One Mess Gallery was initiated in 2015, it is characterized by collaborative and performative formats.
The art collective One Mess Gallery participated for example in the show "On the new" at Belvedere 21
incorporating artworks into the structure of a dinosaur, installed a booth for security concepts,
the “OMG Armory Safety Solutions” at the art fair Parallel Vienna, built the bureaucratic-performative
Installation “Passierschein K2 - Organisation du Melangement Gouvernmental” at the Kunstraum Super
and placed touchable sculptures on bathing towels in their exhibition “Oberfläche Mit Gefühl” during
the 365 art festival.
The Off-Space One Mess Gallery is located in the garbage room of the Palais Montenuovo, opposite of the Federal Chancellery.
During exhibitions the waste bins are positioned outside the entrance on the side walk,
thereby raising questions on elitism, usage, appropriation and ownership.
Wait – just a little bit longer
On the works of Tobias Pilz
Veronika Hauer, in Bilder, Fotografie/Objekt/Bild(Raum), Fotogalerie Wien 272/2013, 2013
Translation by Charlotte Allen
At first I consider a photo like this* to be one that was captured in a moment, composed by chance. I perceive it as a snapshot, the elements of which have been brought together by unconnected authors over a long period of time. Doesn’t every site exist mainly as an outcome of an endless stream of (un)intentional human action? But maybe we don’t look at these interventions in detail until one element vehemently makes its mark in the wrong place. In this case I’m referring to cardboard boxes, of the sort that are used in our daily lives as transport or archive containers for the goods that we possess (or would like to have). In Tobias Pilz’s photographic work these casings appear as objects, positioned in homogeneous groups in the centre of the picture. Take ‘Bahnhofsstrasse’, for example, in which Tobias Pilz changes the boxes’ arrangement, their format, and by using a subtle aesthetic trick, such as a white cross in the corner, their composition too. Pilz uses this same aesthetic gimmick or staging intervention in the discreet composition of the pictorial layers in which these clamorous elements are placed. Photographed in various settings, indoors and out, these objects always appear in the absence of a deliveryman or recipient. The object is thereby released from its narrative context and given an existence beyond its commodity status and an independence from ownership. This existence as an autonomous object will not last for long but it is captured here.
At first I take an object like this** to be a found one. I assume it to be a bizarre object that fell of a truck and was then run over by another truck. Or an implosion broke through the form, turned it inside out and sucked the product print through to the inside. The counterintuitive approach. Tobias Pilz has convoluted the blueprint of a functionally efficient cuboid that serves as a basis for many systems of stackable (lightweight) packaging, by adding another side. This form has defied the limits of its functionality.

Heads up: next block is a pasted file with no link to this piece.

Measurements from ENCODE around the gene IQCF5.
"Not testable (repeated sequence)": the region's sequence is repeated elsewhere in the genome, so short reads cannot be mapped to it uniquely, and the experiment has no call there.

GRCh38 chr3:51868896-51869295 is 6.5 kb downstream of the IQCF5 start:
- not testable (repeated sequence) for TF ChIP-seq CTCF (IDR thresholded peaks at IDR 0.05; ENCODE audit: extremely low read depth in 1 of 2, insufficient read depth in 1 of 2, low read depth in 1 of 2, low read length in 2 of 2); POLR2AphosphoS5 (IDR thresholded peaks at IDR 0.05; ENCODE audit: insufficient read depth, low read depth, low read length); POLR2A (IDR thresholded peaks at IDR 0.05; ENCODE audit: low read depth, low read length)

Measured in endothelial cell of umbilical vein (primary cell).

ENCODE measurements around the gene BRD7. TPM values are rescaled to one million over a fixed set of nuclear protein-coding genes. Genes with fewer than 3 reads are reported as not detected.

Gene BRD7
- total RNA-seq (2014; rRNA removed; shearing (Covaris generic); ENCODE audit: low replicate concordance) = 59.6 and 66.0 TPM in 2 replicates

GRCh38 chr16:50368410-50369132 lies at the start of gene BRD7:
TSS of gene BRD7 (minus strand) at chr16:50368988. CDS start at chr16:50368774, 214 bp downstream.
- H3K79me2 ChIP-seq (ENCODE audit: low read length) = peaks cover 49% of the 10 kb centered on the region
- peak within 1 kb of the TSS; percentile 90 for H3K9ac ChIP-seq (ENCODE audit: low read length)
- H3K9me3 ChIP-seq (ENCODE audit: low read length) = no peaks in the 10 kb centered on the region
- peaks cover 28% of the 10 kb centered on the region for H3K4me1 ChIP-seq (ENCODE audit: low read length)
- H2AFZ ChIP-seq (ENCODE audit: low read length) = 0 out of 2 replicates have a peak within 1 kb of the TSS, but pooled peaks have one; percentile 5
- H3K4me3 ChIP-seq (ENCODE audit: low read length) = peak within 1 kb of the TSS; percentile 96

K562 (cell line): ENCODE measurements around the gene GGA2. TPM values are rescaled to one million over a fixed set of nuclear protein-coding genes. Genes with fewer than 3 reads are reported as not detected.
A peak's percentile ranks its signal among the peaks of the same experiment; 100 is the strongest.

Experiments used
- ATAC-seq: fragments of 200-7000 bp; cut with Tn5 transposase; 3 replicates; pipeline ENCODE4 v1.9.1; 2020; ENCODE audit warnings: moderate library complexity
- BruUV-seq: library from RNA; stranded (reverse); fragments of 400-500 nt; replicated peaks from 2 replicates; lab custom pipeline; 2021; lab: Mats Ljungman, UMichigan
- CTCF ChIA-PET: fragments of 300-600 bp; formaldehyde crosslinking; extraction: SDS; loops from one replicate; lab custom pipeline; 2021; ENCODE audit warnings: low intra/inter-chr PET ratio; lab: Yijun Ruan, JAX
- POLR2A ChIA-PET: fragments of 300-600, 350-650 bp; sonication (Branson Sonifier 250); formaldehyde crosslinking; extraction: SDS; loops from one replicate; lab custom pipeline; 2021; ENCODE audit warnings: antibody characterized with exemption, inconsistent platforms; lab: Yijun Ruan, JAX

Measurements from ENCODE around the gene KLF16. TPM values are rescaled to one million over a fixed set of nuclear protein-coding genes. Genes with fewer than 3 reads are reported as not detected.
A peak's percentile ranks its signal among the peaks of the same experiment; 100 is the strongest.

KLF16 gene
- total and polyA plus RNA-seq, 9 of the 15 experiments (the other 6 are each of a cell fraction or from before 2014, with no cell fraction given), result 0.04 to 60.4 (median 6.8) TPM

Tobias Pilz’s untitled object of 2012 may at first appear like a sculpture from the classic repertoire of Minimal Art. Yet this sculpture, with its sideways bulge, is covered in a special material called Tolex - a type of practical and reasonably priced artificial leather used mainly for guitar amplifiers. The sculpture’s form reflects this as it is based specifically on a mass-produced amp from the company Marshall. Pilz describes how such amplifiers are ‘linked to many dreams and emotions’ for guitar players.(1) Popular culture, with its background of (often unrealized) hopes, thus collides with Minimal Art in this piece. Its predecessors are the cardboard boxes that Pilz extended and transformed into objects that are neither open nor closed - again playing with a minimal form that has been made more complex.
Although Pilz frequently constructs or choreographs sculptures and photographs, his photo piece Baño, is a ‘found photograph’.(2) Its harmonious colour scheme seems to indicate that it illustrates a model although it actually depicts the bathroom facilities at a youth hostel, described by the artist as being somewhere in Guatemala. It is a puzzling setting, simultaneously personal and anonymous. While you can clearly appreciate the careful positioning of the decorative tiles on the wall, there are no personal objects in this apparently intimate situation - after all, nobody leaves their toothbrush in the communal bathroom. The image also contains references to abstraction: the blue mirrors could equally be monochrome paintings. And narrative elements are implied in the background where we can see an array of objects, probably cleaning equipment, on a type of pedestal. Stage set and still life are combined here into a composition that is full of mysteries but at the same time remains unspectacular.
1 In conversation with the author, Atelier Tobias Pilz, Vienna, 25 November 2016.